5 Favorite Tweets

This week on the blog we wanted to recap our first mentoring session in our “Architect Up! Life Hacks for Architects” series. We had the opportunity to tour the WeWork and WeLive spaces in Crystal City which showcase the concepts of communal working and living. The WeLive space is one of two that currently exists in the country.

Following the tour we sat down to discuss how these new concepts of work/life balance have impacted productivity and what it means for the design of office spaces. The community manager Alissa Avilov and architect Vinson Camacho weighed in based on their experiences with the programs.

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Next up in the series we will be discussing how to harness the power of social media and branding. Register for the second session here.

5 Favorites Friday

1. Event we are excited for:

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This month begins the mentoring workshop series and our theme for 2017 is Life Hacks for Architects! The goal is to highlight specific skills/topics to help provide attendees with the tools to be an even better professional. The series is shaping up to be really interesting and our first event will be a tour of the WeWork space in Crystal City followed by a round table discussion on work/life balance. Make sure to register here!

2. For all the INTJs that love reading about personality types

3. If you want to become a better leader in the profession:

Applications are live for the Christopher Kelley Leadership Development Program! This is a program founded by a few EAC members in honor of Christopher Kelley, an influential emerging architect from our chapter. Details about the program can be found on the website and on June 5th there will be an info session on the application process!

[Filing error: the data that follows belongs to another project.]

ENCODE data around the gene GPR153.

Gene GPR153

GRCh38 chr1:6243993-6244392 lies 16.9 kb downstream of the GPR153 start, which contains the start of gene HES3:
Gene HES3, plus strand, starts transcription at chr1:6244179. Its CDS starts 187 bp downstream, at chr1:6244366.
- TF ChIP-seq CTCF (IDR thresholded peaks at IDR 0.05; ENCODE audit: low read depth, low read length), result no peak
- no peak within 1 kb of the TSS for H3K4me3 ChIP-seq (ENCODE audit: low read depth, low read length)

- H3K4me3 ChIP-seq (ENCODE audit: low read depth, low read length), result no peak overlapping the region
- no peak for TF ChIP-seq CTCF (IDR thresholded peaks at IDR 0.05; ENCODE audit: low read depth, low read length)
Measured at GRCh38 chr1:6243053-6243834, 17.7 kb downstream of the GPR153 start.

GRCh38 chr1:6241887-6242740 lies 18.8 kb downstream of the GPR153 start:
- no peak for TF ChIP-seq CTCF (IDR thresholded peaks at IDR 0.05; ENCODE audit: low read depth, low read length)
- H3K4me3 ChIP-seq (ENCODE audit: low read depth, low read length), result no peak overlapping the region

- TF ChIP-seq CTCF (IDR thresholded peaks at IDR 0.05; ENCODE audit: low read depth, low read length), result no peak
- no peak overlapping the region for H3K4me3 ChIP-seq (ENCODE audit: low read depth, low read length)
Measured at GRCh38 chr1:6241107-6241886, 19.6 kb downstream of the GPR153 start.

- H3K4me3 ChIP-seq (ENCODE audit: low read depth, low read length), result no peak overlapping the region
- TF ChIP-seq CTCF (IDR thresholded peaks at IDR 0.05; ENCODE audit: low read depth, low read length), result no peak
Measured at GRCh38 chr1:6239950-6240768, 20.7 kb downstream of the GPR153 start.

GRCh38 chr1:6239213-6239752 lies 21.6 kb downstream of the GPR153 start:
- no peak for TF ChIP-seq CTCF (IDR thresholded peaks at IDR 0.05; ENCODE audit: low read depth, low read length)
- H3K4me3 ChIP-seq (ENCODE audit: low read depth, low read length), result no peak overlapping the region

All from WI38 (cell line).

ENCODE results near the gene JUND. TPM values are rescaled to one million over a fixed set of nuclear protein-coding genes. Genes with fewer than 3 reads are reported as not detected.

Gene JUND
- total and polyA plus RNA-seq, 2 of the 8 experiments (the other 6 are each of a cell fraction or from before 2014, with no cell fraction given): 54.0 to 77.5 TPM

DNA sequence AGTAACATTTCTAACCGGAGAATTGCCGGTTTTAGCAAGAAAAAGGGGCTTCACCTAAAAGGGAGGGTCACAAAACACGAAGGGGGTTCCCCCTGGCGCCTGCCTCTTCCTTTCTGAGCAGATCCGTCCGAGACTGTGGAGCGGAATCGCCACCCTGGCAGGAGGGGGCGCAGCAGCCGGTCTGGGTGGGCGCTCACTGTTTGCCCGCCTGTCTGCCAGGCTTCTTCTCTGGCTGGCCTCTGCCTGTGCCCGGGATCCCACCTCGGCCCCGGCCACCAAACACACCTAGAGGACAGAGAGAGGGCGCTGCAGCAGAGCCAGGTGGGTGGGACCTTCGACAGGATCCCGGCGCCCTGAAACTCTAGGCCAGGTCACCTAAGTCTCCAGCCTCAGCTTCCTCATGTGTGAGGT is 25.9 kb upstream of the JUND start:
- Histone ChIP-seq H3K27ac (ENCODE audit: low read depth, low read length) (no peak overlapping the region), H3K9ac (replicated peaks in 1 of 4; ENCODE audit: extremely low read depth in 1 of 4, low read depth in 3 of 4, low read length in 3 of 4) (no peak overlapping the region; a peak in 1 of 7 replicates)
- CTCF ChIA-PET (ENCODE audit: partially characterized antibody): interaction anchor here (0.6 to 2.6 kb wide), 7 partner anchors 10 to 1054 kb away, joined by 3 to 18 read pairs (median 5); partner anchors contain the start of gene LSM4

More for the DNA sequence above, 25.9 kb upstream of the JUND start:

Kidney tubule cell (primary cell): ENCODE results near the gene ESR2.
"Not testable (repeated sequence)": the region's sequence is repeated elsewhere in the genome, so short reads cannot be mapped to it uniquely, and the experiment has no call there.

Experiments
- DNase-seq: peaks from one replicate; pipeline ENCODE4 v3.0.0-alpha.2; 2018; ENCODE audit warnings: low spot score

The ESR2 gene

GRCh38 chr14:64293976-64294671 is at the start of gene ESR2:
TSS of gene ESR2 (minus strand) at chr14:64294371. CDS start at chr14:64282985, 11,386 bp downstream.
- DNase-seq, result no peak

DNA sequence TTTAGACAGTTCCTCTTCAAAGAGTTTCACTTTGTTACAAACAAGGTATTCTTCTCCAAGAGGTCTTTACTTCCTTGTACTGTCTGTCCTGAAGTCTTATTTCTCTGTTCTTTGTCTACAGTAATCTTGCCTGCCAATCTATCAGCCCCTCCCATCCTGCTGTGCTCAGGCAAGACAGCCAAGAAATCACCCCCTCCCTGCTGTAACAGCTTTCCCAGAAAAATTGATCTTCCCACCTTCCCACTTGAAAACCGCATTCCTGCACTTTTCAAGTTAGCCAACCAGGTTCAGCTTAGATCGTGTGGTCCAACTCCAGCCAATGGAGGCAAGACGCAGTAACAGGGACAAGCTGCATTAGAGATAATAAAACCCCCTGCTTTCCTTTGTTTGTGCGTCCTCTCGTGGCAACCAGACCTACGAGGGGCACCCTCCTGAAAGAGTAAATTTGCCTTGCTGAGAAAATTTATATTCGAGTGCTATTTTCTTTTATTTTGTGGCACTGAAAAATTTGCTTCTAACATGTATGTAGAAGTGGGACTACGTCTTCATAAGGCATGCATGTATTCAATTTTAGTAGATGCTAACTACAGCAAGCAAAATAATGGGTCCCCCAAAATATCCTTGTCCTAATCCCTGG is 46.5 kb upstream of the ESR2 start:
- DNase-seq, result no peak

4. In case you’re negotiating your raise this week and need a power pose

5. Because your LEED credential is about to expire

This website is a great, free resource for CE credits that apply for both AIA HSW and LEED!

5 Favorites Friday

1. Event we are excited for:

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The third lecture in the Architecture Uncensored series is coming up on Tuesday April 25th! Hosted by RTKL, start time at 6:30 PM. We’re looking forward to rounding out the series with an energetic discussion on how the public perceives the role of the architect. This should be an interesting one so make sure to register here!

2. If your favorite building material is concrete

3. If you still tell your coworkers about your thesis project:

Registration is live for the 2017 Thesis Showcase! If you have an accredited architecture degree, graduated in 2015 or after, and did a thesis project then you are able to apply. Submissions are due by June 15th, 2015!

4. For all the dog lovers out there

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5. Because recently politics has you a little concerned about the economy:

The National Design Services Act Survey was created to help gather data on the amount of outstanding student debt in the profession in an effort to boost support in Congress. It’s quick and you can feel good about your advocacy resolutions!